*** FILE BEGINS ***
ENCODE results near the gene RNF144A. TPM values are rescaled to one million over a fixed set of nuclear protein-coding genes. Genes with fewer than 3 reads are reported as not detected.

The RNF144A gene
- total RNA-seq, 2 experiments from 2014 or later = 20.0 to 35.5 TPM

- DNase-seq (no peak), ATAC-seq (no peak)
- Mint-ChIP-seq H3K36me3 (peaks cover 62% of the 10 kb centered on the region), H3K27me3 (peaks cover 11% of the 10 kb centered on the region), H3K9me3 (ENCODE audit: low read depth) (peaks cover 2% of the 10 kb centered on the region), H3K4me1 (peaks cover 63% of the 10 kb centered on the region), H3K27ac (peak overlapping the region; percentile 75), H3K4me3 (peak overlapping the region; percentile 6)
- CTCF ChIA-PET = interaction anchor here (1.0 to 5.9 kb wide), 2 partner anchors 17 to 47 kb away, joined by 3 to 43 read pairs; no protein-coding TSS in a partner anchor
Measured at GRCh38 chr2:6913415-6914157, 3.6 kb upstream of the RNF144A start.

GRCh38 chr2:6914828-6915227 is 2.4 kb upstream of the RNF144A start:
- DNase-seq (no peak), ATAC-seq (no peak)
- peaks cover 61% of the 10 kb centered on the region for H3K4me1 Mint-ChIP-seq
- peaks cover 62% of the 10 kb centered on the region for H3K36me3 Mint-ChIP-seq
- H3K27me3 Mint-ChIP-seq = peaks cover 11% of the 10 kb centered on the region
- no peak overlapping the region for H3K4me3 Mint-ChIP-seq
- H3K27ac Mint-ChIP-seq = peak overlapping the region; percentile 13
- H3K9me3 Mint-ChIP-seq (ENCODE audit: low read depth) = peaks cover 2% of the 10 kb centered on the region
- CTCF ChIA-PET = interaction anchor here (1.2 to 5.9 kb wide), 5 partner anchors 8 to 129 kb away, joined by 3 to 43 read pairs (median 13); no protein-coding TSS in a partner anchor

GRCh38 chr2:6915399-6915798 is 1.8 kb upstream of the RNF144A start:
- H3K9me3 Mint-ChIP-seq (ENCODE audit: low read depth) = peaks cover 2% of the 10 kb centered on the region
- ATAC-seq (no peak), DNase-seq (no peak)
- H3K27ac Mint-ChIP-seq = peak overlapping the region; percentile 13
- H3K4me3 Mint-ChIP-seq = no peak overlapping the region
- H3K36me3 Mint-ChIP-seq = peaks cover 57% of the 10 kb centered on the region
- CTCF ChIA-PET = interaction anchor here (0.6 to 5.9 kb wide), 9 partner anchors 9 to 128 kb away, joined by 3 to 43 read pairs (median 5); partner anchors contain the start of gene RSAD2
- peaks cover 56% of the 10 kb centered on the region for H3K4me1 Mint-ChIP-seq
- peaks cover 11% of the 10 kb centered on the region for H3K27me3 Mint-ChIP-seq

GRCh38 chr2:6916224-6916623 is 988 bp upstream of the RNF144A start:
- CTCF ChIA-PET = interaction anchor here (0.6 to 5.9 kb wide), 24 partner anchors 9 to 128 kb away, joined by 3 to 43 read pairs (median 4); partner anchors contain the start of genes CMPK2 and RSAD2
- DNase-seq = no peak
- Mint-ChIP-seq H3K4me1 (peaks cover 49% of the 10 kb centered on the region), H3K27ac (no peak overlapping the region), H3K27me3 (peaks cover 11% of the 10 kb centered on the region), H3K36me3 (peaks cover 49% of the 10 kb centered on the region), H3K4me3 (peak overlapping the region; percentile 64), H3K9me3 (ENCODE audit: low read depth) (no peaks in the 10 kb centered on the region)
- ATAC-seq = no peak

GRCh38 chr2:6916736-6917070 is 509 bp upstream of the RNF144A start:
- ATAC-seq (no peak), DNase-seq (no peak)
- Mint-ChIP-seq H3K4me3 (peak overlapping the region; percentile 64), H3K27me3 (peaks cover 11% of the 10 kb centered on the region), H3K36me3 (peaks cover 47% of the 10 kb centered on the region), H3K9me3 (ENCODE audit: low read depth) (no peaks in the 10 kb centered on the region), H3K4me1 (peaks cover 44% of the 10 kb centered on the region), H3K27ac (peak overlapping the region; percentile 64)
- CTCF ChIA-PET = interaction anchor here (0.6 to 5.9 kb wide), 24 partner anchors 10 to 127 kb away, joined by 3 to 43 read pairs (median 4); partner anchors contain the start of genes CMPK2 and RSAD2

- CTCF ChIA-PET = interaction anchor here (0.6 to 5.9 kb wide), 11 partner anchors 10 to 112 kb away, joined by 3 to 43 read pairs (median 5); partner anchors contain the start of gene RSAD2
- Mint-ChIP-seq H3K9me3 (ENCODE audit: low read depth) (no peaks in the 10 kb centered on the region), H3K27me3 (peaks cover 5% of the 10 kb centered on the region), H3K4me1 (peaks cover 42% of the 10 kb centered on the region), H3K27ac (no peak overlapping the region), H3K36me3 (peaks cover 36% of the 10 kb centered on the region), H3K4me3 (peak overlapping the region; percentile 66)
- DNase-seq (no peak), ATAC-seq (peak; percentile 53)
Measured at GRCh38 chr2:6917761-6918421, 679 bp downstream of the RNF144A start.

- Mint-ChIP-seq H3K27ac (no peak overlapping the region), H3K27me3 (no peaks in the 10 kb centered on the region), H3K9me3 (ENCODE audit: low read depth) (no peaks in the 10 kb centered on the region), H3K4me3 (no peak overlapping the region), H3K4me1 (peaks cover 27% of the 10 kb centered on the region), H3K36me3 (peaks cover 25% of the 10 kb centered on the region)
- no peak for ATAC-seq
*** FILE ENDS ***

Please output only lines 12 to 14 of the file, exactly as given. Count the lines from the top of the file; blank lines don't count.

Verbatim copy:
- H3K27me3 Mint-ChIP-seq = peaks cover 11% of the 10 kb centered on the region
- no peak overlapping the region for H3K4me3 Mint-ChIP-seq
- H3K27ac Mint-ChIP-seq = peak overlapping the region; percentile 13